The methods being used parallel the mix of conventional and the new of corporate marketing communications.

Conventional Selling  at the constituency level is much like Regional selling  and is conducted by personal visit, --cold calling if you like.

Courageous candidates who 'stood up to be counted '
 and sell their manifestos at the hustings
(left to right) Dr Louise Irvine NHA,
Mark Webber UKIP ,Susan Ryland Green Party
and  Howard Kaye  Labour Party.
for the South West Surrey constituency 29th April 2015
Candidates  Paul Robinson-  from Something  New
  ( was ill and could not attend) and Conservative Jeremy Hunt
 sent  apologies for absence due to an engagement in London

There are beauty parade type presentations such as the hustings , the delivery of leaflet the equivalent of sales literature. 

Some parties are to be seen ‘sampling’ in the high street with campaign literature

Poster on a house wall

Along the high ways and byways are the posters with the invitation to vote for a candidate.

The actions on the national level are rather more formally managed. Staged rallies, Podium Style debates looking much like the "weakest link "show.  

The one to one interview /interrogation is both make or break for the journalist interviewer as much as the candidate.

Don't be surprised to find the formats that worked this election being mimicked at your next sales conference. 

Selling Challenge: What would your sales manifesto look like. If you had to stand for an election in front of your customers ?    The Key parts to your sales manifesto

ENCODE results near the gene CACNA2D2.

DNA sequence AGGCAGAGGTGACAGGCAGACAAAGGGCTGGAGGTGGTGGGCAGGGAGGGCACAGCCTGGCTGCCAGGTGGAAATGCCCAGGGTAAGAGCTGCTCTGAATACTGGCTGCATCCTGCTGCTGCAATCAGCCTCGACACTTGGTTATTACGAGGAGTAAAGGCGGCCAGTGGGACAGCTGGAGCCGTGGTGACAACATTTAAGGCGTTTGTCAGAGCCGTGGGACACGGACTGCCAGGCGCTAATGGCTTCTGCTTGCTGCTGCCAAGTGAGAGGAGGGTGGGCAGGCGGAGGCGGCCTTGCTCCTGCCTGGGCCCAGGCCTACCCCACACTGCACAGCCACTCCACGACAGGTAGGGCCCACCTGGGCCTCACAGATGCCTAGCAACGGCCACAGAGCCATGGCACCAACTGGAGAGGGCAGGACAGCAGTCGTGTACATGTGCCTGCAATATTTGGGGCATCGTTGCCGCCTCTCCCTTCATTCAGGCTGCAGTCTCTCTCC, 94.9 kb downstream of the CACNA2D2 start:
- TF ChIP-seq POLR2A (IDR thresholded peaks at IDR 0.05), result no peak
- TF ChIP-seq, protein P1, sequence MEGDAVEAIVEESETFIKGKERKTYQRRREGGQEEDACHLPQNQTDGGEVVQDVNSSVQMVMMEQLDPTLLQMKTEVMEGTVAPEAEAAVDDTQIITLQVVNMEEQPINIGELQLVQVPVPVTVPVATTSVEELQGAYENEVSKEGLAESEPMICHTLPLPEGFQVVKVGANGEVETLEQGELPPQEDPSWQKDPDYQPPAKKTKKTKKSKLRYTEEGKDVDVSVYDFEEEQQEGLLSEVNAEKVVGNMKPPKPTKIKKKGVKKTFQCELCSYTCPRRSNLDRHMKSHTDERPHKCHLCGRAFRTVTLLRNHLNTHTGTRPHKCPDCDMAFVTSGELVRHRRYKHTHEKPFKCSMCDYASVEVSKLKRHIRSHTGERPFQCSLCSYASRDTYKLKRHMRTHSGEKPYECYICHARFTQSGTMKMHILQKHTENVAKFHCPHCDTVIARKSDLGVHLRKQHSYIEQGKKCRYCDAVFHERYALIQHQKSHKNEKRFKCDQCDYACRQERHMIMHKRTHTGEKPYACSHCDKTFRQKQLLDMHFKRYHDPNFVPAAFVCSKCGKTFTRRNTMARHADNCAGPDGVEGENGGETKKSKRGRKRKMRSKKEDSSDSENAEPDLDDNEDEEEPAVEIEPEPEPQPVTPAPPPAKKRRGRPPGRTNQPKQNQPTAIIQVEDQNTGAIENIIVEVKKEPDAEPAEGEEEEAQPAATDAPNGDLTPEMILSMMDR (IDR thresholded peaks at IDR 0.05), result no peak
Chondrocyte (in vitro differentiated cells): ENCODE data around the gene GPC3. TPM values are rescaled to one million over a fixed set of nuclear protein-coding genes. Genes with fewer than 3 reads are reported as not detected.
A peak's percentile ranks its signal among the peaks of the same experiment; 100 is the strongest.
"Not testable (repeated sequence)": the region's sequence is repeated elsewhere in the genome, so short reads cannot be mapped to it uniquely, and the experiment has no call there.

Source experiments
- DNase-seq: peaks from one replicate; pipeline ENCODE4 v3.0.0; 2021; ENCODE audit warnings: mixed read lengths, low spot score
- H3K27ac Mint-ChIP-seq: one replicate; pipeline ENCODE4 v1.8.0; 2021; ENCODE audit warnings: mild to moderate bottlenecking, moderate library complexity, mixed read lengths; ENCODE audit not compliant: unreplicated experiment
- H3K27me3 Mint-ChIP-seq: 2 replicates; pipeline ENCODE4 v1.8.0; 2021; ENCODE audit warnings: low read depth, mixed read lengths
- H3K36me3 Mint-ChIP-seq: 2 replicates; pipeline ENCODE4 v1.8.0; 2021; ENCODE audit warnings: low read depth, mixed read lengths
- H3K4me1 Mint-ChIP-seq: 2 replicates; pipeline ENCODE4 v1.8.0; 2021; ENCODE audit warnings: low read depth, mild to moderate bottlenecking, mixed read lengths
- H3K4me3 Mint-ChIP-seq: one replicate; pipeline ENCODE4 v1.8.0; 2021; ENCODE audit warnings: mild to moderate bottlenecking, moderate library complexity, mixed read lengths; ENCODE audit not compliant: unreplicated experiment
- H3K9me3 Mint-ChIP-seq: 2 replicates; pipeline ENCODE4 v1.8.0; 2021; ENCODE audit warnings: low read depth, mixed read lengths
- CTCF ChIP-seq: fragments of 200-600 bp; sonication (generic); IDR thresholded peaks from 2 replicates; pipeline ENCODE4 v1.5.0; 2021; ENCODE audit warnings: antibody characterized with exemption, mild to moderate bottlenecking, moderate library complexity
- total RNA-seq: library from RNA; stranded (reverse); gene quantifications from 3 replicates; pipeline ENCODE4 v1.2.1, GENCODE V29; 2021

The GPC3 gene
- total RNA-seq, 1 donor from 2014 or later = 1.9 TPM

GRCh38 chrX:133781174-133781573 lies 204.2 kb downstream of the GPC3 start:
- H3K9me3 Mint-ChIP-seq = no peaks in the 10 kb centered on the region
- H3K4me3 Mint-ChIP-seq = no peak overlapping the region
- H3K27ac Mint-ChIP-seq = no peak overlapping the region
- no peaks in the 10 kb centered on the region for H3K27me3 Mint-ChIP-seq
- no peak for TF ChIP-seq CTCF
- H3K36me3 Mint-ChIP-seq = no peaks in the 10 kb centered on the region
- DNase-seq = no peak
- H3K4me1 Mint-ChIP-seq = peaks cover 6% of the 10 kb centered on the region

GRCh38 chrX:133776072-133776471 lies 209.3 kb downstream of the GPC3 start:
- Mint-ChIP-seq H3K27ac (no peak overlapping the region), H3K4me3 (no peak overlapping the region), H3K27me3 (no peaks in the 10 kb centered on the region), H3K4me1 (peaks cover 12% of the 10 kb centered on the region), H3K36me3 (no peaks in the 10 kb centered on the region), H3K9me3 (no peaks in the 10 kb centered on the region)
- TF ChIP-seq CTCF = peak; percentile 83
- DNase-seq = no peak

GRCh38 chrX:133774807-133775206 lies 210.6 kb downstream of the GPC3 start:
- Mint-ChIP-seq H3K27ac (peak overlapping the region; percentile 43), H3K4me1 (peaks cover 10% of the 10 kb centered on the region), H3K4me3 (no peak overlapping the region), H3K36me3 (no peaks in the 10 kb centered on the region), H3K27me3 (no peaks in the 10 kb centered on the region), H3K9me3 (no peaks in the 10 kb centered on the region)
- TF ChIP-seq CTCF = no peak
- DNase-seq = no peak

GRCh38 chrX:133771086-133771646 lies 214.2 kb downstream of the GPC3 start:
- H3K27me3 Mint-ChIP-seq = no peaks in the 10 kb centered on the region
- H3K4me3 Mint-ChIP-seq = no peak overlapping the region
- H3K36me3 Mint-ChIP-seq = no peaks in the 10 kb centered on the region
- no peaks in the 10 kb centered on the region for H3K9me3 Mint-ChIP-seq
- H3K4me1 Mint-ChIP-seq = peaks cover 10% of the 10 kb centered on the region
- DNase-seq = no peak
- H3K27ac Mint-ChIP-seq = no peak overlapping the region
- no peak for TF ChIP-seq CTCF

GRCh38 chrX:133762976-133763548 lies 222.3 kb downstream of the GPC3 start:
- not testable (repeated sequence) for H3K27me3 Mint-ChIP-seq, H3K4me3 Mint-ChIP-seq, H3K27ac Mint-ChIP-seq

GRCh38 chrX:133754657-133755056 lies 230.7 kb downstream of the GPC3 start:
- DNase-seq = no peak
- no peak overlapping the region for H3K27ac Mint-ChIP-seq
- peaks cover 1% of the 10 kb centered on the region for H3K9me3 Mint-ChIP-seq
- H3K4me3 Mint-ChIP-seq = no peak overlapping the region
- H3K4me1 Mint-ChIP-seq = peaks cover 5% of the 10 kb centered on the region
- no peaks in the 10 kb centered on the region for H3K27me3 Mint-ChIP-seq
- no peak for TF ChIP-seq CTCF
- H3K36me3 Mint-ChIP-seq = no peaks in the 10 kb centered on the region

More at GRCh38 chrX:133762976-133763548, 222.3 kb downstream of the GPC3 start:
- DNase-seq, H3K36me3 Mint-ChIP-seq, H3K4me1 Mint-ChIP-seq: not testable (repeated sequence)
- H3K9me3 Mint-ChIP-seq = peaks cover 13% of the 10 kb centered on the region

Birthplace of William Cobbett formerly The Jolly Farmer pub referred to as "The Cobbett"
by Farnham locals where you can get Cobbett's magic of threes "bacon, bread and beer"
Tablet inside St Andrew's Church , Farnham.
Cobbett is buried in the Church graveyard
Let's leave the last word to Cobbett for this post

"The tendency of taxation is to create a class of persons who do not labour, to take from those who do labour the produce of that labour, and to give it to those who do not labour."

William Cobbett

Wednesday, 22 April 2015

Going Clubbing - Have a break Have a Kit Cat. Business Directed #Conversation

Man is a sociable animal and we take all occasions and pretences of forming ourselves into those little nocturnal assemblies which are commonly known as clubs.                  
Joseph Addison  co founder of the Spectator Magazine 

In the 17th  Century century business could well be seen to be conducted in the Coffee House and Taverns of the times. Coffee from Africa entered England in around 1650s.

Richard Steele co founder of the Spectator
National Portrait Gallery, London
Joseph Addison co founder of the Spectator
National Portrait Gallery, London
The Kit Cat club was a 18th-century English club in London with strong political and literary associations, committed to the furtherance of Whig objectives, meeting at the Trumpet tavern in London, and at Water Oakley in the Berkshire countryside.

The first meetings were held at a tavern in Shire Lane (parallel with Bell Yard where  the Royal Courts of Justice now stand) run by an innkeeper called Christopher Catt.